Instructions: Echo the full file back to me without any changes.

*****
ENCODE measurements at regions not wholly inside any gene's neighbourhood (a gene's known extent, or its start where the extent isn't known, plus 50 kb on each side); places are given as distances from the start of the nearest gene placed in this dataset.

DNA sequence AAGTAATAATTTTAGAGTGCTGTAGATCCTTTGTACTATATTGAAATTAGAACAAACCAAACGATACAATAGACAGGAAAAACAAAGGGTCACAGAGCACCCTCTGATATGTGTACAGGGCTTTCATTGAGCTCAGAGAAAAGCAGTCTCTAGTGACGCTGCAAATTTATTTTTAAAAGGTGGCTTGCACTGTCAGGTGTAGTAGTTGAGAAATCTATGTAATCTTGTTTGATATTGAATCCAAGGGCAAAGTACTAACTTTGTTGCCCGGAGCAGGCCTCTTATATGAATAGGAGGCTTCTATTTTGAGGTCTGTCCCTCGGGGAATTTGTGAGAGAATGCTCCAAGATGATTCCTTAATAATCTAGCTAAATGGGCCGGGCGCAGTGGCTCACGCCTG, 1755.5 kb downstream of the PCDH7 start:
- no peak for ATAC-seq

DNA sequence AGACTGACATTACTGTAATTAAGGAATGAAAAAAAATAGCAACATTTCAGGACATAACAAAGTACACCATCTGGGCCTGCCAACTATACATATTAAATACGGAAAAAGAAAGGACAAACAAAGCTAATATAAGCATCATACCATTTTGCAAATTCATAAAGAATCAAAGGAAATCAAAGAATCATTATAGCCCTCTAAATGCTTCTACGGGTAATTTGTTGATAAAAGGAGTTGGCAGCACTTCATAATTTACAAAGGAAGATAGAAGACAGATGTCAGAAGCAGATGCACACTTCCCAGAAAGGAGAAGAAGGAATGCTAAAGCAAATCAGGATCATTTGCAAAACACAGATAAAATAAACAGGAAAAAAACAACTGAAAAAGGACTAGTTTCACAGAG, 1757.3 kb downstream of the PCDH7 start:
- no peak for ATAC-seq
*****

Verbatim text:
ENCODE measurements at regions not wholly inside any gene's neighbourhood (a gene's known extent, or its start where the extent isn't known, plus 50 kb on each side); places are given as distances from the start of the nearest gene placed in this dataset.

DNA sequence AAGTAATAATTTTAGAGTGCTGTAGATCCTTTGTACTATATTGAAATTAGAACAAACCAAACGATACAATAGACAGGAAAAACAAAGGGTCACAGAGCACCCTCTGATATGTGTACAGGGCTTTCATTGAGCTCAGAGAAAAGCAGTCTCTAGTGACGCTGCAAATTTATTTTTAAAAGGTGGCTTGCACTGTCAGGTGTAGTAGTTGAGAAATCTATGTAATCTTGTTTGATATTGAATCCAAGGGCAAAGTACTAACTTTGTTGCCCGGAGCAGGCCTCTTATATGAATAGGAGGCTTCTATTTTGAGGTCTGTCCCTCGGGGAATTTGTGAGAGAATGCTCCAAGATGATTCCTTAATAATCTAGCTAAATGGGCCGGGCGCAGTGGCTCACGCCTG, 1755.5 kb downstream of the PCDH7 start:
- no peak for ATAC-seq

DNA sequence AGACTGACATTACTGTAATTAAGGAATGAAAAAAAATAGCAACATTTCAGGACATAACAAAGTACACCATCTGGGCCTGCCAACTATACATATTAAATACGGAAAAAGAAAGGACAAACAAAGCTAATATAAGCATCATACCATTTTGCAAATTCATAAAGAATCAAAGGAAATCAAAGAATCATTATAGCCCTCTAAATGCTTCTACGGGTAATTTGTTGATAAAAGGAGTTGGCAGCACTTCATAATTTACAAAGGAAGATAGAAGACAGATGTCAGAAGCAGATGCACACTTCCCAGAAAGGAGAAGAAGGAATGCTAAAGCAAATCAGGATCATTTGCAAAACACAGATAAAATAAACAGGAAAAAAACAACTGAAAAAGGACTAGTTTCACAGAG, 1757.3 kb downstream of the PCDH7 start:
- no peak for ATAC-seq